Boso: No; I think it should be wholly denied.

Anselm: Again, if there is nothing greater or better than God, there is nothing more just than supreme justice, which maintains God's honor in the arrangement of things, and which is nothing else but God himself.

Boso: There is nothing clearer than this.

Anselm: Therefore God maintains nothing with more justice than the honor of his own dignity.

Boso: I must agree with you.

Anselm: Does it seem to you that he wholly preserves it, if he allows himself to be so defrauded of it as that he should neither receive satisfaction nor punish the one defrauding him.

Boso: I dare not say so.

Anselm: Therefore the honor taken away must be repaid, or punishment must follow; otherwise, either God will not be just to himself, or he will be weak in respect to both parties; and this it is impious even to think of.

Boso: I think that nothing more reasonable can be said.

CHAPTER XIV

How the honor of God exists in the punishment of the wicked.

Boso: But I wish to hear from you whether the punishment of the sinner is an honor to God, or how it is an honor. For if the punishment of the sinner is not for God's honor when the sinner does not pay what he took away, but is punished, God loses his honor so that he cannot recover it. And this seems in contradiction to the things which have been said.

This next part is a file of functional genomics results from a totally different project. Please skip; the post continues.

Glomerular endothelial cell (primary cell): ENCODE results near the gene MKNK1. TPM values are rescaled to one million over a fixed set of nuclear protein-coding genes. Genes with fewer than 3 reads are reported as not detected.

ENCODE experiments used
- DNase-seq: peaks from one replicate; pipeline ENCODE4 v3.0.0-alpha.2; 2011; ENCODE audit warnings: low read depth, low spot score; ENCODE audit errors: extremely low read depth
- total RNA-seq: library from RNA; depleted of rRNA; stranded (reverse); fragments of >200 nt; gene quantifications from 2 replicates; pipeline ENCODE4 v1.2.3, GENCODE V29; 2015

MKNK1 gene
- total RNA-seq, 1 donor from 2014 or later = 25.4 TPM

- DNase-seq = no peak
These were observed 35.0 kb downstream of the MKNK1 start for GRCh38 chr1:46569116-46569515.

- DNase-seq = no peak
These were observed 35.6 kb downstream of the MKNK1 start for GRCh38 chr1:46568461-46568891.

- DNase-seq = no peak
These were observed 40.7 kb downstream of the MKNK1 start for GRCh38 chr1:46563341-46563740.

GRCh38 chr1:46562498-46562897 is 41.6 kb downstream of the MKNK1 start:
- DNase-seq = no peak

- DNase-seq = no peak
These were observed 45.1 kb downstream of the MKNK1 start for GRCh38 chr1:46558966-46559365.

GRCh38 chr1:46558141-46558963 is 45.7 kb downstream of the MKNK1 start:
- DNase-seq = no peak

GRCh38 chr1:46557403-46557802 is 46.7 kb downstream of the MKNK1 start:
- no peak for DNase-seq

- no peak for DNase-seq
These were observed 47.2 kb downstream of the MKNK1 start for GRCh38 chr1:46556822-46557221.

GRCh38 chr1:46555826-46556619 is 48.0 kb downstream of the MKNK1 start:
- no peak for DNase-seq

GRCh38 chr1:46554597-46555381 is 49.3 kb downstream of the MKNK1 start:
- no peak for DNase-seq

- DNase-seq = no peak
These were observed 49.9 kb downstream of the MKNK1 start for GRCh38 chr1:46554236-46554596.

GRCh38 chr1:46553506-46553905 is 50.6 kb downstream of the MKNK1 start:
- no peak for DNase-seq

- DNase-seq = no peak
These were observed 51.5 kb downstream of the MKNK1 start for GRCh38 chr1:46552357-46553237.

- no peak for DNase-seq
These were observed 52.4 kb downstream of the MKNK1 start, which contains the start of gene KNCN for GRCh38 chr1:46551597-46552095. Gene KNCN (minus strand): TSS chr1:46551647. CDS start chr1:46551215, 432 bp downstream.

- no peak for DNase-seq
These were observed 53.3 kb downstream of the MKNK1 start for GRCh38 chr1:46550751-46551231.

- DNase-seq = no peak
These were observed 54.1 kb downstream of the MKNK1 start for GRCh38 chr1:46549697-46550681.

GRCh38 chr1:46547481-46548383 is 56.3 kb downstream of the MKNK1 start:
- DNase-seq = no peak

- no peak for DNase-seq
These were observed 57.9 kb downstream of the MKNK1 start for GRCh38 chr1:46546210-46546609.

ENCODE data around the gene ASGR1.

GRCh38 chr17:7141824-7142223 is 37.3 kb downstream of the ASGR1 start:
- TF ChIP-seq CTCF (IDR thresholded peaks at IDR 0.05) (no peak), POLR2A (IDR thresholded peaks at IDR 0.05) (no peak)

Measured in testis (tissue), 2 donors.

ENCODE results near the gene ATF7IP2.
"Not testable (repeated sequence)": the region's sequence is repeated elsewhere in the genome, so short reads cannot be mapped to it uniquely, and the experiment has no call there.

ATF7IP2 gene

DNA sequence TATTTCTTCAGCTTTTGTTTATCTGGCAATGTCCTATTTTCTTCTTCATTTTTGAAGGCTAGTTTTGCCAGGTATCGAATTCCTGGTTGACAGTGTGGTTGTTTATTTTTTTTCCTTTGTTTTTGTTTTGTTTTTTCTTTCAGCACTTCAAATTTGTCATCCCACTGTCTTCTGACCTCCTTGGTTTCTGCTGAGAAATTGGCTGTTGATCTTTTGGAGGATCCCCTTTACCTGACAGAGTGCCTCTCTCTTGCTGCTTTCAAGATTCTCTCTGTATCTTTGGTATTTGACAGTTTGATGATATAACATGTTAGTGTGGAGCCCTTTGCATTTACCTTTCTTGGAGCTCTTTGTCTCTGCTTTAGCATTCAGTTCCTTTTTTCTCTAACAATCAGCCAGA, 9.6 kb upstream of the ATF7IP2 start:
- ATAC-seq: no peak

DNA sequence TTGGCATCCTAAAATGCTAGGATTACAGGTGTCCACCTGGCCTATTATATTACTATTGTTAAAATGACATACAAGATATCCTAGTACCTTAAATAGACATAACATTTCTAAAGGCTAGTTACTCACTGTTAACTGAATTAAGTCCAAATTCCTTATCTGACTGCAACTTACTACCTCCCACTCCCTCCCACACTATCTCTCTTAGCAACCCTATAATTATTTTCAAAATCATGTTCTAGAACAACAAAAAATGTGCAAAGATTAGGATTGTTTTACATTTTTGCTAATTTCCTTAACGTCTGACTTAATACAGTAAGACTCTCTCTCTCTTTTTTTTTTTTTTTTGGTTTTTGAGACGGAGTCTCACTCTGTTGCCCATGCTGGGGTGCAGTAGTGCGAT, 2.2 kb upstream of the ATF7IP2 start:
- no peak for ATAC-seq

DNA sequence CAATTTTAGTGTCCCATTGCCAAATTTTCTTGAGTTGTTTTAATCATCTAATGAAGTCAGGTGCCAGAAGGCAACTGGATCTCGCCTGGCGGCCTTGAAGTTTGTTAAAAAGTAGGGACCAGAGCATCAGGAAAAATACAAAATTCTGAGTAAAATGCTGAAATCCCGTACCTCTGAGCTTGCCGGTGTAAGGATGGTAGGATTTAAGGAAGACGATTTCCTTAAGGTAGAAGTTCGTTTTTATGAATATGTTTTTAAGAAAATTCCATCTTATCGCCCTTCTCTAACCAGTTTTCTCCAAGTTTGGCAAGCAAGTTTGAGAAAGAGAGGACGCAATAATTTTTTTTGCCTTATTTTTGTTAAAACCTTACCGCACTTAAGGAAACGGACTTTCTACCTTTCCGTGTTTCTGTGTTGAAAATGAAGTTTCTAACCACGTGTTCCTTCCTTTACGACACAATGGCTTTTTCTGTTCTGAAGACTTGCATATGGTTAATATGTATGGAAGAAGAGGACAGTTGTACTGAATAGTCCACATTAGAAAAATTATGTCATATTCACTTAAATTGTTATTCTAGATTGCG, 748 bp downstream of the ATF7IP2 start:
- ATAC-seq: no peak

Anselm: It is impossible for God to lose his honor; for either the sinner pays his debt of his own accord, or, if he refuse, God takes it from him. For either man renders due submission to God of his own will, by avoiding sin or making payment, or else God subjects him to himself by torments, even against man's will, and thus shows that he is the Lord of man, though man refuses to acknowledge it of his own accord. And here we must observe that as man in sinning takes away what belongs to God, so God in punishing gets in return what pertains to man. For not only does that belong to a man which he has in present possession, but also that which it is in his power to have. Therefore, since man was so made as to be able to attain happiness by avoiding sin; if, on account of his sin, he is deprived of happiness and every good, he repays from his own inheritance what he has stolen, though he repay it against his will. For although God does not apply what he takes away to any object of his own, as man transfers the money which he has taken from another to his own use; yet what he takes away serves the purpose of his own honor, for this very reason, that it is taken away. For by this act he shows that the sinner and all that pertains to him are under his subjection.